America is the first society in history to make ethno-racial diversity an affirmative social ideal rather than viewing it as a fearful menace, as almost all other societies still do. Since the 1960s, America has pursued this ideal in many forms—not only to remedy past discrimination against minorities but also to increase diversity for its own sake.
It is high time for an accounting. How diverse are we now and what can we expect in the future? Why do we, unlike the rest of the world, think that diversity is desirable and that more of it is better? What risks does diversity pose? What are the roles of law, politics, and informal social controls in promoting diversity? How can we manage diversity better?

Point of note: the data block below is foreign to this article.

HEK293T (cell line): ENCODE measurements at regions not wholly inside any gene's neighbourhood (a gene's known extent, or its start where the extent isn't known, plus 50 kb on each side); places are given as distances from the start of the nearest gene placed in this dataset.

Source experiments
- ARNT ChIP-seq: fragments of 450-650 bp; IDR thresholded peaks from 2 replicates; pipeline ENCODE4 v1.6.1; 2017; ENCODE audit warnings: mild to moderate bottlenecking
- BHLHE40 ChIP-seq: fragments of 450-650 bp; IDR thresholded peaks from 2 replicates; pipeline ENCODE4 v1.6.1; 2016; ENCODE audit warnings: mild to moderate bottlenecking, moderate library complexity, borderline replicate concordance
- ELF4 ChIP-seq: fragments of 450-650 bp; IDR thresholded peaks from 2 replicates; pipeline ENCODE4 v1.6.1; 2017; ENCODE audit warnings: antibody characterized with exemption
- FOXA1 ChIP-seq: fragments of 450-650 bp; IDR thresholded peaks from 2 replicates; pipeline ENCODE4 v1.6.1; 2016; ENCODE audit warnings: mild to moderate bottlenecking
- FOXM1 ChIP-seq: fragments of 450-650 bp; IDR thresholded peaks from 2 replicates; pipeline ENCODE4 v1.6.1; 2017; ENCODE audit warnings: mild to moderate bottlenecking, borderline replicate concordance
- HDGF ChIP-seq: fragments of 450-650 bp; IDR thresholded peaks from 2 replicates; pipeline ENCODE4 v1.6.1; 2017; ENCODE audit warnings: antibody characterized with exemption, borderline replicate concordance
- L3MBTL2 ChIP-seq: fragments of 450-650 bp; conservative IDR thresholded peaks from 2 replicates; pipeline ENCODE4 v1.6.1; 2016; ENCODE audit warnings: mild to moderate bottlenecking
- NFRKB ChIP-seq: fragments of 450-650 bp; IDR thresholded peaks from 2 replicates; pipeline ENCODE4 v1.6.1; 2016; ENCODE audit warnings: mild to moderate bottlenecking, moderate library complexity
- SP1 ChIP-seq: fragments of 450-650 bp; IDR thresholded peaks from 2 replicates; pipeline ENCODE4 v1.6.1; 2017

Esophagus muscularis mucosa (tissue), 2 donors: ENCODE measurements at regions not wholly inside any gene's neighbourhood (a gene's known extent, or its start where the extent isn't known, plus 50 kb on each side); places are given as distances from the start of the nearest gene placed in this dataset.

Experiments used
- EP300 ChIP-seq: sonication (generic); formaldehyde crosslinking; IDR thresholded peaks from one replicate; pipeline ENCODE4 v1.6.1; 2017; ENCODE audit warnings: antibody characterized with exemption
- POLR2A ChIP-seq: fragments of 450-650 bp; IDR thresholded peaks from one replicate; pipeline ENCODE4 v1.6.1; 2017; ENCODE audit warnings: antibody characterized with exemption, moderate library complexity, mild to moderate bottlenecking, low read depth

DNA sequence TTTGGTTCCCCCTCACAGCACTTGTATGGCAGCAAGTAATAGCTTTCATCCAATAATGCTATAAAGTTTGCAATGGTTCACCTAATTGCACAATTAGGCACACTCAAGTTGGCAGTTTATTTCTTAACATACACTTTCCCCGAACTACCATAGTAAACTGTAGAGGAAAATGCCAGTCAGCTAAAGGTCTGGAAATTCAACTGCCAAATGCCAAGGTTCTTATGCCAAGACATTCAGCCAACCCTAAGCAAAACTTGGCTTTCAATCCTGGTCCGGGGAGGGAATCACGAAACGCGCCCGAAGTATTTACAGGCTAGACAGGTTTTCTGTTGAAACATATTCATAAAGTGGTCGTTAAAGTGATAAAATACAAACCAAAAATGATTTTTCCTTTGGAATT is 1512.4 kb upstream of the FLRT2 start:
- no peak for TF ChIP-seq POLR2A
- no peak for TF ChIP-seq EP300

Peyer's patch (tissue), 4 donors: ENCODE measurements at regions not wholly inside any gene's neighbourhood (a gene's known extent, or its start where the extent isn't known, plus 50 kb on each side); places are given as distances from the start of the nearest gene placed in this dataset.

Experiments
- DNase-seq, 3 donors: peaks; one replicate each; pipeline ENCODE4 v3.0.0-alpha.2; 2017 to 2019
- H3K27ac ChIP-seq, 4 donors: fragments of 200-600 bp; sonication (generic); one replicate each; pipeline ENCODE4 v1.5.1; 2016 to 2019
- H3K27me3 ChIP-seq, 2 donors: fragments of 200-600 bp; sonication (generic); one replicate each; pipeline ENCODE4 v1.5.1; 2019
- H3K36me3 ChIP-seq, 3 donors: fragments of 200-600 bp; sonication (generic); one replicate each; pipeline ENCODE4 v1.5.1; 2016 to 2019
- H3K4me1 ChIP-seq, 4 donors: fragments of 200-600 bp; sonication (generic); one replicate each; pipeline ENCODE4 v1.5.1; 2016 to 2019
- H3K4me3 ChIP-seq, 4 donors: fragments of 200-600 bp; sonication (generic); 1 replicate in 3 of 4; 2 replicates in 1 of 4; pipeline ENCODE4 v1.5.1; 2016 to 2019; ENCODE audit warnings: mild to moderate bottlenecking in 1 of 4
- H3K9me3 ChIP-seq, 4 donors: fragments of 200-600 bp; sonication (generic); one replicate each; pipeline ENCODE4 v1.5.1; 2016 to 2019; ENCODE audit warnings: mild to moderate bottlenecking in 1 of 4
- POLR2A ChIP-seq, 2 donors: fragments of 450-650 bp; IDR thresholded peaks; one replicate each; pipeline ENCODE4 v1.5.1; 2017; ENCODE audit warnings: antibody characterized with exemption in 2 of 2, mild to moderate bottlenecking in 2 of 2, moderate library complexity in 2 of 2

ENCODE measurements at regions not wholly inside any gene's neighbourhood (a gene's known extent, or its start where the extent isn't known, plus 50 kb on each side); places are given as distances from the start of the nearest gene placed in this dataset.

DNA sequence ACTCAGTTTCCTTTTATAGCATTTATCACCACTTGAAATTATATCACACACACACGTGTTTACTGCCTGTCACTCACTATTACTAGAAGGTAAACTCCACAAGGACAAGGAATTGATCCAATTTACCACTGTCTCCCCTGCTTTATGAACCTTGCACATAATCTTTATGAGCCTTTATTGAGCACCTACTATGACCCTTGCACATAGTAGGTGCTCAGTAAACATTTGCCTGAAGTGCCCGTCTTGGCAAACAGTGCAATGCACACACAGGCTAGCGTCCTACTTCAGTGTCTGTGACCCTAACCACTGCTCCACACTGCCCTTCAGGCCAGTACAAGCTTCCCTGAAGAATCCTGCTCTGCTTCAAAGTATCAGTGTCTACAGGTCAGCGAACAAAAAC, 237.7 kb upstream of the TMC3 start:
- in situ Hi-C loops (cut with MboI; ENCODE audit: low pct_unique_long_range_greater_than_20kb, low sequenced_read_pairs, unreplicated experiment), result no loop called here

In this magisterial book, Peter H. Schuck explains how Americans have understood diversity, how we came to embrace it, how the government regulates it now, and how we can do better. He mobilizes a wealth of conceptual, historical, legal, political, and sociological analysis to argue that diversity is best managed not by the government but by families, ethnic groups, religious communities, employers, voluntary organizations, and other civil society institutions. Analyzing some of the most controversial policy arenas where politics and diversity intersect—immigration, multiculturalism, language, affirmative action, residential neighborhoods, religious practices, faith-based social services, and school choice—Schuck reveals the conflicts, trade-offs, and ironies entailed by our commitment to the diversity ideal. He concludes with recommendations to help us manage the challenge of diversity in the future.